The last time Camel played the Royal Albert Hall was when they performed (and recorded) The Snow Goose with the London Symphony Orchestra on October 17th 1975; the last time I saw them was at the Barbican Hall, performing a re-worked Snow Goose in its entirety on October 28th 2013. Though this tour was the first ever to include all of Moonmadness, it didn’t represent any special anniversary that I was aware of but it was nevertheless greeted with heartfelt appreciation by all their fans; in my opinion Moonmadness is a contender for the best album of 1976.

The last release by the original line-up, Moonmadness was a deliberate move by the band to create something other than ‘son of Snow Goose’, and the result was an album loosely held together with the notion that each of the main tracks was a musical representation of the traits of the band members: Chord Change was keyboard player Pete Bardens; Another Night was bassist Doug Ferguson; Air Born was guitarist/flautist Andy Latimer; and Lunar Sea was drummer Andy Ward. The album title comes arose from a feeling that the farmhouse where Bardens and Latimer were writing the material was haunted, as strange things happened, especially at full moon. References to the moon appear throughout the album, from the track title Lunar Sea, lyrics on Another Night, and the title of the concise opening track Aristillus, a prominent impact crater that lies in the eastern Mare Imbrium. This song features Andy Ward reciting ‘Aristillus’ and ‘Autolycus’ (a slightly smaller crater due south of Aristillus.)

Though I don’t think it can be called a forgotten classic, it does seem that in the panoply of progressive rock that Moonmadness has been overlooked. All the preceding Camel albums contained material of a uniformly high standard though of all their releases, Snow Goose stands out as a remarkable work that never dips in quality. However, Moonmadness has not just exemplary song-based music but also has a very satisfactory balance where neither Bardens nor Latimer comes out as particularly dominant; the two lead musicians giving each other ample space to conjure those beautiful, melodic lines. Lunar Sea, with its odd meter and alternating lead guitar and keyboard lines, and where the solid, unflashy Doug Ferguson positively bubbles, remains one of my favourite instrumental tracks of all time.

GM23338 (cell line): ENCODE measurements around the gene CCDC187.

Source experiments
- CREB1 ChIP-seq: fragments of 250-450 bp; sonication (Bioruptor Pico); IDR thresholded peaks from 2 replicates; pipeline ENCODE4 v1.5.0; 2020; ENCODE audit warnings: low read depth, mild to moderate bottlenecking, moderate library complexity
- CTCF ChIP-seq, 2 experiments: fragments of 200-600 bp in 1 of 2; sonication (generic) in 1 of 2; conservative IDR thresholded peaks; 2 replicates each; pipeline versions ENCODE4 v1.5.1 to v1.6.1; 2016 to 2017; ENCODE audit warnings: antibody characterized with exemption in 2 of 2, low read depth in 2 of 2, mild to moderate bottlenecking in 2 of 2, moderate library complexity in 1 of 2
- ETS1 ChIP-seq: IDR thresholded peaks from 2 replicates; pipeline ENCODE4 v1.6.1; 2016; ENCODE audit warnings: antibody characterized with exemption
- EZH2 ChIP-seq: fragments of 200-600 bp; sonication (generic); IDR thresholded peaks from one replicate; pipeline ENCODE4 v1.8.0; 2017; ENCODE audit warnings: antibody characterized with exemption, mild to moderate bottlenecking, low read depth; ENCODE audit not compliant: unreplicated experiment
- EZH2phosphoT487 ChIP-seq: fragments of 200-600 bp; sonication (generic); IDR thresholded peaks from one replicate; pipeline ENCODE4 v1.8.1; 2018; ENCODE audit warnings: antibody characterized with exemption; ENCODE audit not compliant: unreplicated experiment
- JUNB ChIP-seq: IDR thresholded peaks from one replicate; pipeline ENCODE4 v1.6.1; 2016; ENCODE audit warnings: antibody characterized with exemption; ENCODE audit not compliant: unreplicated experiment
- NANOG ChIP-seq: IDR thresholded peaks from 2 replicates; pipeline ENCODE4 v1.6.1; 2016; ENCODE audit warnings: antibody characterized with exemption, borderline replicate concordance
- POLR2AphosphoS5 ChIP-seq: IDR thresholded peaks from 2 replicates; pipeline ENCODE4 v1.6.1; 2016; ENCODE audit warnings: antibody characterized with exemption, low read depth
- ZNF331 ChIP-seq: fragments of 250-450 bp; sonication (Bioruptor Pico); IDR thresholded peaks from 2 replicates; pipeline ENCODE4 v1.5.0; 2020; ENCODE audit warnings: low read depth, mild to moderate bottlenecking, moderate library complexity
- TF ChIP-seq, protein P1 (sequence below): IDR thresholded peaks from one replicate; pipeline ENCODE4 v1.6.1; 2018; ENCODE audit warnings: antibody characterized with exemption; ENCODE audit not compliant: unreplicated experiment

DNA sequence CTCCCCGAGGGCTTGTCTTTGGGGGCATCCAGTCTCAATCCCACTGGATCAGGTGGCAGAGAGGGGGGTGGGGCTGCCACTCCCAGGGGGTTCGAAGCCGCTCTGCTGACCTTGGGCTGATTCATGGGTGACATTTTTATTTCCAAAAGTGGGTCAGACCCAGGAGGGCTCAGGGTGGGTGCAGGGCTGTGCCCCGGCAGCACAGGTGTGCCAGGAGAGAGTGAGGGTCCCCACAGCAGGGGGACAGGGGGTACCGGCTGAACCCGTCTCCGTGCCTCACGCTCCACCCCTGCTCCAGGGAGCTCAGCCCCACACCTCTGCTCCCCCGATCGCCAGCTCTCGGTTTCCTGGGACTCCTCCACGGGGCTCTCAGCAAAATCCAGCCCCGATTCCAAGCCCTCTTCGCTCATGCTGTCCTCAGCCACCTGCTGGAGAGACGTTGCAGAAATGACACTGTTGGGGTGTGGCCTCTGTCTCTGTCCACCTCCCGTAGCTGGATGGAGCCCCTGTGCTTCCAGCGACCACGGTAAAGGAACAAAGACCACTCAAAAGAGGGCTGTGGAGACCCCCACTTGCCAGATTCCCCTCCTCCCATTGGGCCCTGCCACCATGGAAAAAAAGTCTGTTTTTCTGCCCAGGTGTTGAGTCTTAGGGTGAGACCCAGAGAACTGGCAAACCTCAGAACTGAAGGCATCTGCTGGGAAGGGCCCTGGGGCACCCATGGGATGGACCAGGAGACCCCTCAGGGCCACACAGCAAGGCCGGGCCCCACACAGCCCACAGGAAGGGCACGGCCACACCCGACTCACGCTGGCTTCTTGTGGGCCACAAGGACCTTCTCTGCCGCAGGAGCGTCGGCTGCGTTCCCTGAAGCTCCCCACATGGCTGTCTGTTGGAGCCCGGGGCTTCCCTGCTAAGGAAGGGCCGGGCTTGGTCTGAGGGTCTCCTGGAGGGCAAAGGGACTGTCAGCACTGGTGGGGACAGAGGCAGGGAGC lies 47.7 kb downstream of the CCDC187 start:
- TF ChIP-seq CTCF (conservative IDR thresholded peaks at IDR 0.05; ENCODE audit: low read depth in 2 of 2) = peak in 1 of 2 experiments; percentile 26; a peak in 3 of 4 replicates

Aristillus was a recorded introduction, at the end of which Latimer, Colin Bass, Denis Clement and new recruit Pete Jones (the gifted mastermind behind Tiger Moth Tales) took to the unadorned stage to enthusiastic applause. Thinking back, this was the first time I’d ever seen the band as a quartet: for the 1979 I Can See Your House from Here tour there were two keyboard players; on the 1982 Single Factor tour they expanded to a sextet with two keyboard players and a second guitarist, Andy Dalby; they reverted to a quintet for the Stationary Traveller tour in 1984; and when I last saw them in 2013 they were a quintet with two keyboard players. This year’s four piece pulled off a magnificent performance of the full Moonmadness album, with Jones faithfully recreating Peter Barden’s keyboard lines and tones, delivered in album running order with minimal interaction with a spellbound, appreciative audience. Only Another Night was noticeably different from the original recording but it was good to have another vocalist in the line-up, with Latimer struggling to reach his former standard, modified as it was by effects and kept fairly low in the mix on their albums, and Bass faring only a little better, but these two were effective enough singing three-part harmony alongside Jones’ much stronger voice. I had thought that for the London show, the last performance of the tour, we might have seen a guest appearance from Mel Collins before King Crimson commence their UK dates. Sadly we didn’t, but Jones added saxophone, reprising a little of the role Collins played in Camel during the mid 70s.